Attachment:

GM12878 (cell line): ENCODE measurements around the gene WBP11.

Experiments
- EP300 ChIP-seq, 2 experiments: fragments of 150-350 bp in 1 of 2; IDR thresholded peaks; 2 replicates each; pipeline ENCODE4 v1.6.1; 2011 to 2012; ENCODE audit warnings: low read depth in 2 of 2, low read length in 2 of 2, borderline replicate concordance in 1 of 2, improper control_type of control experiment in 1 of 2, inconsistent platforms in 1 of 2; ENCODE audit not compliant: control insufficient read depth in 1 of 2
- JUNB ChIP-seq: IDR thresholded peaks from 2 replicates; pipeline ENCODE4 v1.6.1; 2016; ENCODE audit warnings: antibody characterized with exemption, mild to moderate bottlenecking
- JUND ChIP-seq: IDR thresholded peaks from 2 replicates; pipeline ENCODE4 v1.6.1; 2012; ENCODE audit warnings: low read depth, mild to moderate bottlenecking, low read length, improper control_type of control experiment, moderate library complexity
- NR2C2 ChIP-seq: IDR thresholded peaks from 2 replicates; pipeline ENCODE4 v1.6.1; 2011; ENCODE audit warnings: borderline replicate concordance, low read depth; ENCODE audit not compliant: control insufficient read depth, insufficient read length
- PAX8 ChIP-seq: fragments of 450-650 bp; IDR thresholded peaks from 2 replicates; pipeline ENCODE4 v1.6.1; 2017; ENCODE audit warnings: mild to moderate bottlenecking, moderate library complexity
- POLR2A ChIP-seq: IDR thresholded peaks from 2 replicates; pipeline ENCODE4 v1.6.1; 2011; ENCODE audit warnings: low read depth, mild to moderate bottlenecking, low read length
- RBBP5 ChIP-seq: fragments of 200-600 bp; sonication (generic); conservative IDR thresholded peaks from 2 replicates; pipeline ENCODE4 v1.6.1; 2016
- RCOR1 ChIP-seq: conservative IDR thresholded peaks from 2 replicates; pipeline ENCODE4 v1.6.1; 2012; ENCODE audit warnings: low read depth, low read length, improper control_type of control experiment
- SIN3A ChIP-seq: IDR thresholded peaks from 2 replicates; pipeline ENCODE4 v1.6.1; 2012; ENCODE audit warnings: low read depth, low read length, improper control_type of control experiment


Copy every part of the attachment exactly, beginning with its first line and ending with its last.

GM12878 (cell line): ENCODE measurements around the gene WBP11.

Experiments
- EP300 ChIP-seq, 2 experiments: fragments of 150-350 bp in 1 of 2; IDR thresholded peaks; 2 replicates each; pipeline ENCODE4 v1.6.1; 2011 to 2012; ENCODE audit warnings: low read depth in 2 of 2, low read length in 2 of 2, borderline replicate concordance in 1 of 2, improper control_type of control experiment in 1 of 2, inconsistent platforms in 1 of 2; ENCODE audit not compliant: control insufficient read depth in 1 of 2
- JUNB ChIP-seq: IDR thresholded peaks from 2 replicates; pipeline ENCODE4 v1.6.1; 2016; ENCODE audit warnings: antibody characterized with exemption, mild to moderate bottlenecking
- JUND ChIP-seq: IDR thresholded peaks from 2 replicates; pipeline ENCODE4 v1.6.1; 2012; ENCODE audit warnings: low read depth, mild to moderate bottlenecking, low read length, improper control_type of control experiment, moderate library complexity
- NR2C2 ChIP-seq: IDR thresholded peaks from 2 replicates; pipeline ENCODE4 v1.6.1; 2011; ENCODE audit warnings: borderline replicate concordance, low read depth; ENCODE audit not compliant: control insufficient read depth, insufficient read length
- PAX8 ChIP-seq: fragments of 450-650 bp; IDR thresholded peaks from 2 replicates; pipeline ENCODE4 v1.6.1; 2017; ENCODE audit warnings: mild to moderate bottlenecking, moderate library complexity
- POLR2A ChIP-seq: IDR thresholded peaks from 2 replicates; pipeline ENCODE4 v1.6.1; 2011; ENCODE audit warnings: low read depth, mild to moderate bottlenecking, low read length
- RBBP5 ChIP-seq: fragments of 200-600 bp; sonication (generic); conservative IDR thresholded peaks from 2 replicates; pipeline ENCODE4 v1.6.1; 2016
- RCOR1 ChIP-seq: conservative IDR thresholded peaks from 2 replicates; pipeline ENCODE4 v1.6.1; 2012; ENCODE audit warnings: low read depth, low read length, improper control_type of control experiment
- SIN3A ChIP-seq: IDR thresholded peaks from 2 replicates; pipeline ENCODE4 v1.6.1; 2012; ENCODE audit warnings: low read depth, low read length, improper control_type of control experiment